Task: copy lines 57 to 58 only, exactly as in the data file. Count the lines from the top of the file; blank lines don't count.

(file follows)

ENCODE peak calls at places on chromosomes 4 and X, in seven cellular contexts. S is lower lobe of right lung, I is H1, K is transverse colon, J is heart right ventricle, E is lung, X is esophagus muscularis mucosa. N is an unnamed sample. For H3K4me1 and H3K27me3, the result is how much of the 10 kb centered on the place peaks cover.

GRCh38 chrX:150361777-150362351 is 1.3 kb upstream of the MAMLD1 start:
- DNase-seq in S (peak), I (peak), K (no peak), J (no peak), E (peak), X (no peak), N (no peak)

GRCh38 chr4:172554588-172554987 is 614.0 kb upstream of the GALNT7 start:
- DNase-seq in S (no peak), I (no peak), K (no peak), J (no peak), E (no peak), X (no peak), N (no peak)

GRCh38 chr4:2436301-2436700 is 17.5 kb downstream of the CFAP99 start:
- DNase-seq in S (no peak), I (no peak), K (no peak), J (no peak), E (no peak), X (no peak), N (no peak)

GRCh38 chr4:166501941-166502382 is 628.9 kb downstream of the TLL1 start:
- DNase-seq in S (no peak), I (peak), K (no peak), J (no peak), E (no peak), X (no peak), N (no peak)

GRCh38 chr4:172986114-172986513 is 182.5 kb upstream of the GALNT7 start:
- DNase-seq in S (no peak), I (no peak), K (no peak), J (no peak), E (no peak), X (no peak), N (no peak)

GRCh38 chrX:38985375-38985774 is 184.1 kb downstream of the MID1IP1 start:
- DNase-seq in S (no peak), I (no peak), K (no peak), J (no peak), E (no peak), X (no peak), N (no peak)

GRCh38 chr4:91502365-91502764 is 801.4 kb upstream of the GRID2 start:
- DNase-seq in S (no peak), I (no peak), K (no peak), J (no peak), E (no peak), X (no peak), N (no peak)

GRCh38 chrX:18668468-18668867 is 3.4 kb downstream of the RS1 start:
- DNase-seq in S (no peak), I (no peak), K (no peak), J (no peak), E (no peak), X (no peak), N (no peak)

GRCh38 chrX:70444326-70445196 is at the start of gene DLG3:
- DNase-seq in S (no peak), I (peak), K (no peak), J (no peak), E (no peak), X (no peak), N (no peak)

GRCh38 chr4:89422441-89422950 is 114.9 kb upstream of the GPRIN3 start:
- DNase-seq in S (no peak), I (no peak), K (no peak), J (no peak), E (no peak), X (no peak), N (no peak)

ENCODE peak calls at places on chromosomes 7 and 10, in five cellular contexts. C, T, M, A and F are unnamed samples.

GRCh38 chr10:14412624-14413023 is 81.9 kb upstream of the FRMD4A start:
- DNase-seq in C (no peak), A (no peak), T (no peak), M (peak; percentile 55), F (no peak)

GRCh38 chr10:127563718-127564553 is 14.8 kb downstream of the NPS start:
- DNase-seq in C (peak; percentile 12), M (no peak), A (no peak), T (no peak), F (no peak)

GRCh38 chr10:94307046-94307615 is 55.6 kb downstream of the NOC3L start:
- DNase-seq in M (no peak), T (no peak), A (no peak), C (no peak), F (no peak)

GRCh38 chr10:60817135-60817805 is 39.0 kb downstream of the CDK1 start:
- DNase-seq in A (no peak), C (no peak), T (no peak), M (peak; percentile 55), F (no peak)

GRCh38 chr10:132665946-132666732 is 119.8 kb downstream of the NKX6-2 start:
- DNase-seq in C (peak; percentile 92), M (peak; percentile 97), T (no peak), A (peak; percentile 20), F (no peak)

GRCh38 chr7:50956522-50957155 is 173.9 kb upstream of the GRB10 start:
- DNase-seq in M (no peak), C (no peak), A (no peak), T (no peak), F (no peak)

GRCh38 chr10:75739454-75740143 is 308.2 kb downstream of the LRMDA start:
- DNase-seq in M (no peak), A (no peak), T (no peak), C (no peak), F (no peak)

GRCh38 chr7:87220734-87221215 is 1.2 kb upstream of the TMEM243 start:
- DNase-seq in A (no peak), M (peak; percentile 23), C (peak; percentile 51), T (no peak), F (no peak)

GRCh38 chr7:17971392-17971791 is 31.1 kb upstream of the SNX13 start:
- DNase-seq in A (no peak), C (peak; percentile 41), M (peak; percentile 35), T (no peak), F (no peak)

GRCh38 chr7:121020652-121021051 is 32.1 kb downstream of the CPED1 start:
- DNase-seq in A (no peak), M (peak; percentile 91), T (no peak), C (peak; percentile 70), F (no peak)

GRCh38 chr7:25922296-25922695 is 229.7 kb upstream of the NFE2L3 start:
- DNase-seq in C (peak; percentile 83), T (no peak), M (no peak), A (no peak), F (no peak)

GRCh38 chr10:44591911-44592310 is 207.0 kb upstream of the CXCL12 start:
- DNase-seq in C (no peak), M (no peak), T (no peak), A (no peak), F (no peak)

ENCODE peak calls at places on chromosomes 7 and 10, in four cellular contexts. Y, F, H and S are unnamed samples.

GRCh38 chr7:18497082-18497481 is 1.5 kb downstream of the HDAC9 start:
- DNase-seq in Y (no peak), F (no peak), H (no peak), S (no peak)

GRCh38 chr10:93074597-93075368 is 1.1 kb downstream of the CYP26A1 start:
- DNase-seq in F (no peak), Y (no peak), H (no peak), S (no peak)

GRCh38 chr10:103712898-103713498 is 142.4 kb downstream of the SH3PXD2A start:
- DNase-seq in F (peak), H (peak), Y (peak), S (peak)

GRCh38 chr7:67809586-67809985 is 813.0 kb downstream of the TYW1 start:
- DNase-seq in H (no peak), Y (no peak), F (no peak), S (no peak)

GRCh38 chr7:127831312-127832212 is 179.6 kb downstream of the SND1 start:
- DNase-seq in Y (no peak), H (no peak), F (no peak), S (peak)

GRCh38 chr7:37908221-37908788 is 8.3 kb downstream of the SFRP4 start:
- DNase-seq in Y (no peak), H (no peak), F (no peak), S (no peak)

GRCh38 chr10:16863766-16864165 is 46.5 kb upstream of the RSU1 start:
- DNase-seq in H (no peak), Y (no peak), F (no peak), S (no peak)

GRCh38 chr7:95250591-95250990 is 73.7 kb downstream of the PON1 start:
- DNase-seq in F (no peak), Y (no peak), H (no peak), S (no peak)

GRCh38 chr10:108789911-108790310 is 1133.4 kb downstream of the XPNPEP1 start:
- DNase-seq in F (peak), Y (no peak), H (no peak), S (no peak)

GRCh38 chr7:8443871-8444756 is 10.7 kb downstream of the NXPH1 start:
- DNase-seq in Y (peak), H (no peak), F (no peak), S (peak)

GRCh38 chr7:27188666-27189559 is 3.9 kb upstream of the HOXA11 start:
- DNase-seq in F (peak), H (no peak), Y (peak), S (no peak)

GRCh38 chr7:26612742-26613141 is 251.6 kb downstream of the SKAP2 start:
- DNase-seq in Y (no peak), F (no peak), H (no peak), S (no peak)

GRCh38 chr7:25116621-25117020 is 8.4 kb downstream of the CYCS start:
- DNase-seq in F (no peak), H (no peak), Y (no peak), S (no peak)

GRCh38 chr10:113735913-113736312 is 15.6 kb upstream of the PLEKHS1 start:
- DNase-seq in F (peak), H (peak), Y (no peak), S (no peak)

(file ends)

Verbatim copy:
- DNase-seq in Y (no peak), H (no peak), F (no peak), S (peak)

GRCh38 chr7:37908221-37908788 is 8.3 kb downstream of the SFRP4 start: